Tamul Plates Teams With Upaya to Expand Arecanut Tableware Production Across Northeast India

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Assam-based natural dinnerware producer Tamul Plates Marketing Pvt. Ltd. is pleased to announce that it has received a seed investment from Upaya Social Ventures through Upaya’s LiftUP Project. Based in the Barpeta District of Assam, Tamul Plates produces and markets high-quality, all-natural disposable plates and bowls made from arecanut (palm) tree leaves under the “Tambul Leaf Plates” brand.

Disposable arecanut dinnerware is hygienic, chemical-free, compostable, microwave safe, and in high demand among urban consumers around the world.

The production and sale of natural arecanut dinnerware not only reduces the deforestation and pollution associated with the production of traditional disposable dishes, but also provides a viable livelihood to disadvantaged communities.

“Unemployment is the root cause of so many problems plaguing the Northeast today, and Tamul Plates was launched to create new opportunities for rural youth to earn a dependable income,” said Tamul Plates CEO Arindam Dasgupta. “We feel that this partnership with Upaya affords us the resources needed to expand our operations and be a positive economic force in these communities,” said Dasgupta.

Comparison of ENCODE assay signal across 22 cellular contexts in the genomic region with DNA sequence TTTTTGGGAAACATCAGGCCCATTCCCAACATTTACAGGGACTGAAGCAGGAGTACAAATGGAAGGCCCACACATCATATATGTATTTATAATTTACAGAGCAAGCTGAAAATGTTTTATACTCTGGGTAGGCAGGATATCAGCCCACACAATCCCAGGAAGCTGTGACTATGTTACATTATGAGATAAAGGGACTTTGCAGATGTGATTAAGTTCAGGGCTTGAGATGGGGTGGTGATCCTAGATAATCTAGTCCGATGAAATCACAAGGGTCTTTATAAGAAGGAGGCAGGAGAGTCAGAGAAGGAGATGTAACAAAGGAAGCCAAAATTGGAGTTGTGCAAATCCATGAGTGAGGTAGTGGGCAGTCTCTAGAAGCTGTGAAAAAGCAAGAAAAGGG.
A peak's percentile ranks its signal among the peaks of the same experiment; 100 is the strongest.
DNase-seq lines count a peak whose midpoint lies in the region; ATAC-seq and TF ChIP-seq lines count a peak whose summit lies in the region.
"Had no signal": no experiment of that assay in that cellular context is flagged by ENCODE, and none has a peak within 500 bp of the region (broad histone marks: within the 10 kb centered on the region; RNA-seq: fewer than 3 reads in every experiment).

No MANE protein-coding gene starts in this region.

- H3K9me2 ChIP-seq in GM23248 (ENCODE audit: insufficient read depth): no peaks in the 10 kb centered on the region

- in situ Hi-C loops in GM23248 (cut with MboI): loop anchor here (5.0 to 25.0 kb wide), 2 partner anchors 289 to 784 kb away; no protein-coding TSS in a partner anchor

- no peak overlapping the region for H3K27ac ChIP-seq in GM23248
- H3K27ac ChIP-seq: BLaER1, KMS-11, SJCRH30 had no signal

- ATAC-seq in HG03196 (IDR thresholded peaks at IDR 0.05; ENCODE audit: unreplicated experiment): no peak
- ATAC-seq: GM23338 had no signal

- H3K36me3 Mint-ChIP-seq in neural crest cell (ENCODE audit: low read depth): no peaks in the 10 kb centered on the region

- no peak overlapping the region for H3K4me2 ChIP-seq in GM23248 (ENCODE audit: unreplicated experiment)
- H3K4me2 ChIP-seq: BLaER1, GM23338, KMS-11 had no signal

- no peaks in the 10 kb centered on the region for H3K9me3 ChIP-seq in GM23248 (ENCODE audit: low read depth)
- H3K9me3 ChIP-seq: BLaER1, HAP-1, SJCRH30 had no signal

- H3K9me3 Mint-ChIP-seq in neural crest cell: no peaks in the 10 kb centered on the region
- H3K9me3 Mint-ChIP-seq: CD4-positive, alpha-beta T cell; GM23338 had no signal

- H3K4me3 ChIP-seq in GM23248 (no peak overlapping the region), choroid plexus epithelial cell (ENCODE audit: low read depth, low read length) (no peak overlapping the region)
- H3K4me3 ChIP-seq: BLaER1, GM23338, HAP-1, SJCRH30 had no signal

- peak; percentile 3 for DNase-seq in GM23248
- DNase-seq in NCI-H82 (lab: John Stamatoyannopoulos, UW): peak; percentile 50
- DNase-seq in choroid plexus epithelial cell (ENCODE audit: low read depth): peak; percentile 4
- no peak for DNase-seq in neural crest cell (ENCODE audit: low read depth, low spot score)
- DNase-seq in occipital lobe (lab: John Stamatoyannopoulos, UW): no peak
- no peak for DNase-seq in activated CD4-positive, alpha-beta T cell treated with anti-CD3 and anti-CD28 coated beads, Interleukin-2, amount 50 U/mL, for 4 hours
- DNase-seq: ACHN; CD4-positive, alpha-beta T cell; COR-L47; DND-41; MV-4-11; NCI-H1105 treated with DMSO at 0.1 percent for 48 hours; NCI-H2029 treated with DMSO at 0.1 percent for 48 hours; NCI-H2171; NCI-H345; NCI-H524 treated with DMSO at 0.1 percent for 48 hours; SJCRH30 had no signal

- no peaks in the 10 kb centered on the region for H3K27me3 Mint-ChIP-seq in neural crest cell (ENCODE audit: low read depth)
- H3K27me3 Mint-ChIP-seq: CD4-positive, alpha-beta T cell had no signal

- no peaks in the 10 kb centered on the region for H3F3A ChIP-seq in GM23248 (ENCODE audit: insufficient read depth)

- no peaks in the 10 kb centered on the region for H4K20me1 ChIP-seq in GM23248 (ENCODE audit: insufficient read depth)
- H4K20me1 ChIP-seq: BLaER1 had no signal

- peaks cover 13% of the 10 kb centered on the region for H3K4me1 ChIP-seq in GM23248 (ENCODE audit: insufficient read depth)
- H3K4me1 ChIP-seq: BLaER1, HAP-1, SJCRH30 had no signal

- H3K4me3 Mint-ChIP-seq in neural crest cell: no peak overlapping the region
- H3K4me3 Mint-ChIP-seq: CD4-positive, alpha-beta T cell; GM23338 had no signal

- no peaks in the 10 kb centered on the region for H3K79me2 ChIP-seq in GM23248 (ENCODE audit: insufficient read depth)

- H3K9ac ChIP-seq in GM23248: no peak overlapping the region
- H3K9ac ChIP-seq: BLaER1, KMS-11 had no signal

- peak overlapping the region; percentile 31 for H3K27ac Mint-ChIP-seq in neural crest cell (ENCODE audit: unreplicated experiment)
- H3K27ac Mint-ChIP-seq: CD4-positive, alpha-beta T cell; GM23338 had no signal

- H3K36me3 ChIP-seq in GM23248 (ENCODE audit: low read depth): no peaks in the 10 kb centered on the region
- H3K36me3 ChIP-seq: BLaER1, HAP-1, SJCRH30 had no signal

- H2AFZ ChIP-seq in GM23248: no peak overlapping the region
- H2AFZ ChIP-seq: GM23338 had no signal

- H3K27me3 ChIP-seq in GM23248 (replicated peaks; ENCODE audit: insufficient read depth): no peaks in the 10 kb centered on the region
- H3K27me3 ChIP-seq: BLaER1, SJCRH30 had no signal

Tamul Plates produces dinnerware through a network of affiliates across tribal regions of Northeast India. The company ensures that each affiliate has the skills and machinery needed to produce superior-quality dinnerware. These affiliates are located in communities otherwise struggling with stubbornly high rates of unemployment, especially as heavy annual monsoons and floods diminish the ability of farmers to earn a dependable income from conventional agriculture alone.

 Two men work a pair of presses in a community-run Tamul Plates production unit.

Two men work a pair of presses in a community-run Tamul Plates production unit.

 A woman cleans recently collected arecanut leaves to prepare them for pressing.

A woman cleans recently collected arecanut leaves to prepare them for pressing.

“There are more than 100,000 hectares of arecanut plantation in Northeast India - one of the poorest and most backward areas of the country - but there is virtually no one connecting these small farmers to the equipment and support needed to produce high-quality disposable arecanut leaf dinnerware,” said Upaya’s Director, Business Development Sreejith Nedumpully. “Upaya is very excited to be working with Arindam and his team as we believe they can provide those services and be a major employer in poor tribal communities across the Northeast,” said Nedumpully.

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